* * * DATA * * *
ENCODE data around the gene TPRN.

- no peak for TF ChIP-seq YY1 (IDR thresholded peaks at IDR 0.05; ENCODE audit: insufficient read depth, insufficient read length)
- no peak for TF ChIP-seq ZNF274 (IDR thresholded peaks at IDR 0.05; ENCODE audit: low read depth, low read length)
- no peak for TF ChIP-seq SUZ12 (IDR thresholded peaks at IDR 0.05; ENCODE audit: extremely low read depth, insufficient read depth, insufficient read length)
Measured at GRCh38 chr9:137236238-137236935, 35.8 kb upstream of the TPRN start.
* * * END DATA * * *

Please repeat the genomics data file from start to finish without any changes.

ENCODE data around the gene TPRN.

- no peak for TF ChIP-seq YY1 (IDR thresholded peaks at IDR 0.05; ENCODE audit: insufficient read depth, insufficient read length)
- no peak for TF ChIP-seq ZNF274 (IDR thresholded peaks at IDR 0.05; ENCODE audit: low read depth, low read length)
- no peak for TF ChIP-seq SUZ12 (IDR thresholded peaks at IDR 0.05; ENCODE audit: extremely low read depth, insufficient read depth, insufficient read length)
Measured at GRCh38 chr9:137236238-137236935, 35.8 kb upstream of the TPRN start.